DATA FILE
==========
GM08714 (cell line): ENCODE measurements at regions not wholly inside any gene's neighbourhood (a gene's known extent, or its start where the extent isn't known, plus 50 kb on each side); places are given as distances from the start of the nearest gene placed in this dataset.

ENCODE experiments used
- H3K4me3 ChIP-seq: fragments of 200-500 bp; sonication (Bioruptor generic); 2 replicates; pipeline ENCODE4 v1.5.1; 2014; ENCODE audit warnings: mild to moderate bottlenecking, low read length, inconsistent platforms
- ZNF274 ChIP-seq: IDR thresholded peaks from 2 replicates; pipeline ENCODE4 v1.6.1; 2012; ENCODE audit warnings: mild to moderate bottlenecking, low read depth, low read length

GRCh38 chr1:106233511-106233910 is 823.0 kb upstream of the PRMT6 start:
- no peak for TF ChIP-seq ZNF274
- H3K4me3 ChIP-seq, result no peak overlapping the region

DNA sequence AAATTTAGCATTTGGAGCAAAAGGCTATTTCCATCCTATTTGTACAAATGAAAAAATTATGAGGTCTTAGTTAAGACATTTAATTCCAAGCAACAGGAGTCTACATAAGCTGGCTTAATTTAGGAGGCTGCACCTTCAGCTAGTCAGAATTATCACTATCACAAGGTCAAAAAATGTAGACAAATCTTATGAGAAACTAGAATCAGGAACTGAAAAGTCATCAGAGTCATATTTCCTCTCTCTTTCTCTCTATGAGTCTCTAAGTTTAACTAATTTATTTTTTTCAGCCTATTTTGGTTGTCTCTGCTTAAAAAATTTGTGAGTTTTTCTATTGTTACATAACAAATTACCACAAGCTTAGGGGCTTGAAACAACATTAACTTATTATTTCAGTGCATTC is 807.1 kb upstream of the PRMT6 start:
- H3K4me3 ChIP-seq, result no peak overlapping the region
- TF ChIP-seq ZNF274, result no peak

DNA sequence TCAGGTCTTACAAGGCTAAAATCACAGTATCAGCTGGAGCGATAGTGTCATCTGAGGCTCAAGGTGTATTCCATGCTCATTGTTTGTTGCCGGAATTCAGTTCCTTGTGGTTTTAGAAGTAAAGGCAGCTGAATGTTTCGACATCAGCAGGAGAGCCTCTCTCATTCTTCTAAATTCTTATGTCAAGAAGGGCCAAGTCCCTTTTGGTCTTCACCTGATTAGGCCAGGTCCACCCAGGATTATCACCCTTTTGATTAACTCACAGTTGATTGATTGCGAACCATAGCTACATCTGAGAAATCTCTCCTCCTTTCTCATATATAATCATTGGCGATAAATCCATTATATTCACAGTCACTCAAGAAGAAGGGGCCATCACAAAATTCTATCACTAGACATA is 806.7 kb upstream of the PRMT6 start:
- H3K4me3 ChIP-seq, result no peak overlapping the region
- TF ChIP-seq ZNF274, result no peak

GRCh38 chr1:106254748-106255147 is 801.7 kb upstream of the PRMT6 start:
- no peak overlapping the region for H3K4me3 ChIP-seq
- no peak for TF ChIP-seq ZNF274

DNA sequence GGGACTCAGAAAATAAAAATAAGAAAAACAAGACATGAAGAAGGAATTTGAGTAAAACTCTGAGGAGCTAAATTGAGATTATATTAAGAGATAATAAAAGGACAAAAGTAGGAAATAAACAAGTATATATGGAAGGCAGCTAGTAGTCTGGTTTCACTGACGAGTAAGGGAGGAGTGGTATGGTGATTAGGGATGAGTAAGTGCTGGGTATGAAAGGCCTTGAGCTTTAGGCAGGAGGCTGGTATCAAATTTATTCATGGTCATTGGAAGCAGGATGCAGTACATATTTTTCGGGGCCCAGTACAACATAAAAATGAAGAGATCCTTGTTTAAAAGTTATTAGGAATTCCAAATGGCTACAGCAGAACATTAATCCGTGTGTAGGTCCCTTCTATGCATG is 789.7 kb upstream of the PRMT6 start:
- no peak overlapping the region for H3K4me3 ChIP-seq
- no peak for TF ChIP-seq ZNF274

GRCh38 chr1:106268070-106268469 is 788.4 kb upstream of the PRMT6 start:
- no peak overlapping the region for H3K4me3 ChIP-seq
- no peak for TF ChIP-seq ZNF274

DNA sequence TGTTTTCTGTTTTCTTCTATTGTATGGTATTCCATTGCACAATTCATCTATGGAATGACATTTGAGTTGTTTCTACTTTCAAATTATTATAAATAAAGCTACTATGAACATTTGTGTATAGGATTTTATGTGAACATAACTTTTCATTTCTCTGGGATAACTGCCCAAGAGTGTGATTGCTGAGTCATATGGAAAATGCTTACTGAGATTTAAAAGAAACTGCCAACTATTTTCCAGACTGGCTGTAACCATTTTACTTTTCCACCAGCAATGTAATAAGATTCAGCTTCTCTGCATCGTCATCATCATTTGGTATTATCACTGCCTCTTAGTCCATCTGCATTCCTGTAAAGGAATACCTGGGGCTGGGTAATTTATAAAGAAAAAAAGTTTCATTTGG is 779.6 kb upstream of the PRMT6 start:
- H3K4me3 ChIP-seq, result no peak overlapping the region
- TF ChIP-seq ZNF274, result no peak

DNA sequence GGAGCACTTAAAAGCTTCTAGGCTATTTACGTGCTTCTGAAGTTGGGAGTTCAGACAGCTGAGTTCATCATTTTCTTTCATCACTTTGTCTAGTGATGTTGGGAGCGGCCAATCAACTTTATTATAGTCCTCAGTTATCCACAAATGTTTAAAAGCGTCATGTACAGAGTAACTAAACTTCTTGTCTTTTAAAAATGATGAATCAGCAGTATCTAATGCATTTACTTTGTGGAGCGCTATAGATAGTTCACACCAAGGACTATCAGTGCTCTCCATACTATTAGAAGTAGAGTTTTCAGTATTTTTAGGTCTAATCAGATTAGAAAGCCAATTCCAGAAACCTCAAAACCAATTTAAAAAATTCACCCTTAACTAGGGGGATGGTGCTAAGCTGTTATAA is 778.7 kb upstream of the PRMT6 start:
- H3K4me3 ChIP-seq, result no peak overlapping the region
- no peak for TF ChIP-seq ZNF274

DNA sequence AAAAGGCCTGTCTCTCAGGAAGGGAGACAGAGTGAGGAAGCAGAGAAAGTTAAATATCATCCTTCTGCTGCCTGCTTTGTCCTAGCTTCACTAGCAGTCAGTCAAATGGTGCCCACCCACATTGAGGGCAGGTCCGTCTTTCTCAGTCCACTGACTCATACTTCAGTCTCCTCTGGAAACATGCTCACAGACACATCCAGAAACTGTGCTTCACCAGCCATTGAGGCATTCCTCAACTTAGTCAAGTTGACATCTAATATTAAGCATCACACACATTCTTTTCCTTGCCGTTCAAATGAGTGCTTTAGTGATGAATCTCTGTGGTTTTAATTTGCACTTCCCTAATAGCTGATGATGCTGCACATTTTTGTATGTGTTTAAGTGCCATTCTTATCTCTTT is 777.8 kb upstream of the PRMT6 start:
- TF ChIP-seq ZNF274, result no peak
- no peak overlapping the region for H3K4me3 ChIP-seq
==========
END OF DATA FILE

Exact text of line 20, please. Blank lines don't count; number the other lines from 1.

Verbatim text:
GRCh38 chr1:106268070-106268469 is 788.4 kb upstream of the PRMT6 start: